Sep 29, 2009
On a frosty November morning, three large dogs took off across a field after an orange barn cat named Ernie. Too far from the safety of the barn loft to return, Ernie scampered down toward a nearby ditch, which was running full of icy Colorado runoff. Trapped at waters edge as the pack approached, Ernie plunged into the frigid waters, but the dogs followed. The three of them surrounded Ernie in the ditch, biting at his body and shaking it in turn, as Ernie desperately struggled to get free.
A neighbor spotted the fracas from their kitchen window, and rushed outside to run the dogs off. Ernie struggled to claw his way out of the ditch, using only his front legs to scrabble onto dry ground. There he collapsed, barely moving.
The cat I saw that was rushed into the treatment room of our emergency hospital appeared to be dead.. Barely breathing, frigid to the touch and hair coat soaked to the bone, he felt like a cold, wet rag. “How old is he?” I asked, surprised to find out he was only five. With his sunken eyes and battered face, he appeared to be closer to 15.
Ernie’s body temperature did not register on our thermometer, but probably was close to 85 degrees. Our nurses rushed to warm him up and treat him for shock. A surgical air warmer blew hot air into a blanket under his body. Warm bags of IV fluids were packed around his torso. An IV pump pushed another bag of warm saline into a catheter in his front legs. An IV drip of pain killer and antibiotics was started.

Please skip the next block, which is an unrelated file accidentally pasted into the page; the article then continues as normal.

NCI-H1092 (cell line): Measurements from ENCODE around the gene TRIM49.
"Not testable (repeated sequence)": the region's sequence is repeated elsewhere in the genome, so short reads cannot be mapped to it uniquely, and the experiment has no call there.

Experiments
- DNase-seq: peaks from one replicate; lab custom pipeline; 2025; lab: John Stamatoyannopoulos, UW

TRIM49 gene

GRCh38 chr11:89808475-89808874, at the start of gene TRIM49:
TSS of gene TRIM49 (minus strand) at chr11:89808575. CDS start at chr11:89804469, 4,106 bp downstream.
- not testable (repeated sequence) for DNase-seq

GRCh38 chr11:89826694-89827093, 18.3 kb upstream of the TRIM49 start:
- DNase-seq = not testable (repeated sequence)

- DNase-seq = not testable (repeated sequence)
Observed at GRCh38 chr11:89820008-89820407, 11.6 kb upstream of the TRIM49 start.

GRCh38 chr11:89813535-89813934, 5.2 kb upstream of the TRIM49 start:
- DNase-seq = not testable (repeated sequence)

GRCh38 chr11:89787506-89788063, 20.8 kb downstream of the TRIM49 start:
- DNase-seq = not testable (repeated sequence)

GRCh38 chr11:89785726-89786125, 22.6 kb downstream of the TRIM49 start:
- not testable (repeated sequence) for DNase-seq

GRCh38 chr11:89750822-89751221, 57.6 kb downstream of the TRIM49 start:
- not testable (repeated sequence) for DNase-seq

Four hours later, Ernie’s body temperature finally registered at 92 degrees F., still 10 degrees below normal. He finally raised his head and slowly looked around, as if saying to himself, “I’m still alive?” He may have considered himself in kitty heaven with warming air blanket and fluid bottles, along with the doting attention of the veterinary nurses.
Although Ernie had minimal use of his back legs, he gently kneaded his front toes when he was scratched along his back. At this point, I sensed he was going to be OK, despite his apparent rear leg paralysis and the large bite wound in his flank.
By the next morning, Ernie could walk, he was eating, and, although he was moving very slowly, he was ready to go home. With some TLC, pain meds and antibiotics, he would enjoy a week at home before returning to his mouse-hunting haunts in the barn.
In considering Ernie’s astounding recovery from the attack of three dogs in a freezing ditch of water, I suspect that the icy cold water created a hypothermic response that was protective. As his body systems slowed down, to a semi-hibernation state, blood flow to critical organs like his kidney and brain was preserved. Eventually, as he warmed up, his heart was gradually able to restore his circulation, giving him back use of his rear legs.
Cats like Ernie continue to amaze me at their ability to survive the most dire of circumstances. As veterinarians, we can provide the basic supportive care, but it is grit and tenacity, mostly, that carries these tough felines through.